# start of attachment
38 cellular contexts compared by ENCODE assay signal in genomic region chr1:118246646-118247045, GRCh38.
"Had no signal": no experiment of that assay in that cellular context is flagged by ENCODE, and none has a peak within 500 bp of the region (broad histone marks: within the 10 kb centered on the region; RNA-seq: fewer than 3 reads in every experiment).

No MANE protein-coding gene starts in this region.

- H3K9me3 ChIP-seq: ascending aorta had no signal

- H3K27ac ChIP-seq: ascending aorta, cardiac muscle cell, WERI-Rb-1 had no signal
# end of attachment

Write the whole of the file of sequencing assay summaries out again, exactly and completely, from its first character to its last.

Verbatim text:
38 cellular contexts compared by ENCODE assay signal in genomic region chr1:118246646-118247045, GRCh38.
"Had no signal": no experiment of that assay in that cellular context is flagged by ENCODE, and none has a peak within 500 bp of the region (broad histone marks: within the 10 kb centered on the region; RNA-seq: fewer than 3 reads in every experiment).

No MANE protein-coding gene starts in this region.

- H3K9me3 ChIP-seq: ascending aorta had no signal

- H3K27ac ChIP-seq: ascending aorta, cardiac muscle cell, WERI-Rb-1 had no signal